That is a good idea. I'm supposed to have a ladder rack that fits on my trailer hitch. I got a newer car that takes a 3/4? draw bar (instead of the rectangular draw bar the LeBaron took, back in '88) and I haven't got all the accessories for it yet, but I could have done that. (I use a big piece of foarm rubber on top of the windshield molding to hold the front end of the ladder (It's a convertible.)

Yeah, I was standing 3 feet up on a 6 foot ladder and it wasn't that stable.

Wow. I had no idea.
Can you give me more details, electric or gas?
So far I've only found th is one Poulan 1.5 HP Electric Pole Pruner $98.99 http://www.fleetfarm.com/detail/poulan-1-5-hp-electric-pole-pruner/0000000014397?utm_source=googleps&utm_medium=shopping%2Bsearch&utm_campaign=google%2Bproduct%20search&gslfah&gclid=CPGXqKDP3bcCFcye4AodOFMArw If this electric one is the one you mean, it costs less than two days rental of the gasoline unit. Rental for one day of the pro item, gas-powered, at one place was $65, and at HD less but they may not have listed all the charges (CDW, and a couple other things)

Yeah, but now I want my own!
BTW, for the record
Poulan Pro® Pole Saw/Trimmer — 8in. Bar, 33cc Engine, Model# PP388PT (56) Only $229 They call it Pro, but maybe it's not what you meant by pro.
Husqvarna Pole Pruner — 12in. Bar, 24.5cc Engine, Model# 327P5X (2) Only $569
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On 6/8/2013 3:49 PM, micky wrote:

What you probably want is this: <http://www.harborfreight.com/15-hp-electric-pole-saw-68862.html>.
These are in very short supply. I finally got one after about six months of waiting for the store to get some. They got two of them and they sold them within minutes of each other (I saw the guy in line with the other one).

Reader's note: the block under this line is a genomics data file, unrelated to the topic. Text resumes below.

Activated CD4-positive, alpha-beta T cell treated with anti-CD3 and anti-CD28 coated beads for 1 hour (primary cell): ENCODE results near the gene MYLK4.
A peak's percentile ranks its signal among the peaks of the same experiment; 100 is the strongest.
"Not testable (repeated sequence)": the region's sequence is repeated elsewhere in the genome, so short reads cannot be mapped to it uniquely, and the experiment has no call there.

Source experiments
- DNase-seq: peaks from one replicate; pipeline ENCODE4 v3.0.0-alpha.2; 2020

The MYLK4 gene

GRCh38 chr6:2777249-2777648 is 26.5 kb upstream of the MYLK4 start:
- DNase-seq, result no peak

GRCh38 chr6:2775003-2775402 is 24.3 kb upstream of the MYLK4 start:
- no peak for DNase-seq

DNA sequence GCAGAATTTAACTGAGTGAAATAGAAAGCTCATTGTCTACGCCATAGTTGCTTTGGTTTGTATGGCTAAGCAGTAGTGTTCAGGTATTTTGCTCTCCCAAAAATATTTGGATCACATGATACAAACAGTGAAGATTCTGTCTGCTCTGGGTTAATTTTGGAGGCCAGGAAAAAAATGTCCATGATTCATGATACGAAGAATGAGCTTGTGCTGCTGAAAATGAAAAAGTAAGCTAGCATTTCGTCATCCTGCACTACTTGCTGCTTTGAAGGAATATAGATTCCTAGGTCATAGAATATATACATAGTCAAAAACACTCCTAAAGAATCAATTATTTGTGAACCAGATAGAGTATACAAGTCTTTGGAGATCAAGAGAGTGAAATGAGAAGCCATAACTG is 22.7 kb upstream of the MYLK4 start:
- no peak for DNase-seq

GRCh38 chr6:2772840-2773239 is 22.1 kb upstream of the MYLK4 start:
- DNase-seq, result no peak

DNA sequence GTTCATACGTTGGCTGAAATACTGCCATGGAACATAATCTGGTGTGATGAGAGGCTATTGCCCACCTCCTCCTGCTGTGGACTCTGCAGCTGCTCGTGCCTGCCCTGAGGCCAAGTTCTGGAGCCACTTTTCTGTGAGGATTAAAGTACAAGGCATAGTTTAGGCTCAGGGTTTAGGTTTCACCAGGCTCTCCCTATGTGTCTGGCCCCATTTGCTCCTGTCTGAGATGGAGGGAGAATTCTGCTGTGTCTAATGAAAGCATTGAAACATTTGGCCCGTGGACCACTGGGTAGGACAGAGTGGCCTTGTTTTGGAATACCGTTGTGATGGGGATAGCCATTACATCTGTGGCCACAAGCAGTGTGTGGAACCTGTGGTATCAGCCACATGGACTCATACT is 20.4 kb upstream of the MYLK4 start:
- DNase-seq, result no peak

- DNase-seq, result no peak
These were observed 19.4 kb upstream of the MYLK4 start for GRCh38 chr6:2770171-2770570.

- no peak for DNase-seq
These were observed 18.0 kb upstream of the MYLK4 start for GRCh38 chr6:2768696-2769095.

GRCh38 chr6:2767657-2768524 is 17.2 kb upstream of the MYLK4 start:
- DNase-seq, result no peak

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wrote:

So they do sell electric ones. That's what I need. But I wont buy it from Harbor Freight. The thing would probably be dead after 4 hours of use or less. HF sells junk. And that pole is too short for my needs too. I took a 20ft wooden pole and attached a hand operated bow saw to it. It's heavy and clumbsy, but it does do the job after a lot of sweat. A 20ft pole would be more my style!
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On Tuesday, June 11, 2013 7:45:40 AM UTC-4, snipped-for-privacy@workshop.com wrote:

5 seconds on google would've answered that question for you.
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On Tue, 11 Jun 2013 06:45:40 -0500, snipped-for-privacy@workshop.com wrote:

I'ts 8'10" but the pro ones are 12 feet.

I also need to do some trimming on a 25 foot fir tree.
I have a telescoping aluminum pole meant to hold a paint roller. I even used it to paint the peak of my gable (right word?) I somehow thought small chain saws were also threaded like a paint roller and I could just screw my small one or my medium small one (3.25 HP, 12", is that medium small?), but neither had threads, so then I spend some time trying to think how to attach with rope and bungee cords. No good answer yet.

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wrote: